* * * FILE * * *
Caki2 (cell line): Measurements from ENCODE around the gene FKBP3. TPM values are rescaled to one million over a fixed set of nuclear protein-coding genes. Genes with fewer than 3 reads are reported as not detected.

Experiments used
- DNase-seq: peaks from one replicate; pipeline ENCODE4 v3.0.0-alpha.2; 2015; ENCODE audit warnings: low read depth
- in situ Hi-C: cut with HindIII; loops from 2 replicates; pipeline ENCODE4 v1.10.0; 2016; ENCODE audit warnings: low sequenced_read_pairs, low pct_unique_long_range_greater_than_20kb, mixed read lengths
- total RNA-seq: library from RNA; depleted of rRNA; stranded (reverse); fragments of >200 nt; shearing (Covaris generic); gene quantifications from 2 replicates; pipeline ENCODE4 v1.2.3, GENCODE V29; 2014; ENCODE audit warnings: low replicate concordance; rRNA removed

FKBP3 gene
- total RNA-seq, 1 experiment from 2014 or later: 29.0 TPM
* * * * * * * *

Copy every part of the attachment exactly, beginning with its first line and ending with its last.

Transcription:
Caki2 (cell line): Measurements from ENCODE around the gene FKBP3. TPM values are rescaled to one million over a fixed set of nuclear protein-coding genes. Genes with fewer than 3 reads are reported as not detected.

Experiments used
- DNase-seq: peaks from one replicate; pipeline ENCODE4 v3.0.0-alpha.2; 2015; ENCODE audit warnings: low read depth
- in situ Hi-C: cut with HindIII; loops from 2 replicates; pipeline ENCODE4 v1.10.0; 2016; ENCODE audit warnings: low sequenced_read_pairs, low pct_unique_long_range_greater_than_20kb, mixed read lengths
- total RNA-seq: library from RNA; depleted of rRNA; stranded (reverse); fragments of >200 nt; shearing (Covaris generic); gene quantifications from 2 replicates; pipeline ENCODE4 v1.2.3, GENCODE V29; 2014; ENCODE audit warnings: low replicate concordance; rRNA removed

FKBP3 gene
- total RNA-seq, 1 experiment from 2014 or later: 29.0 TPM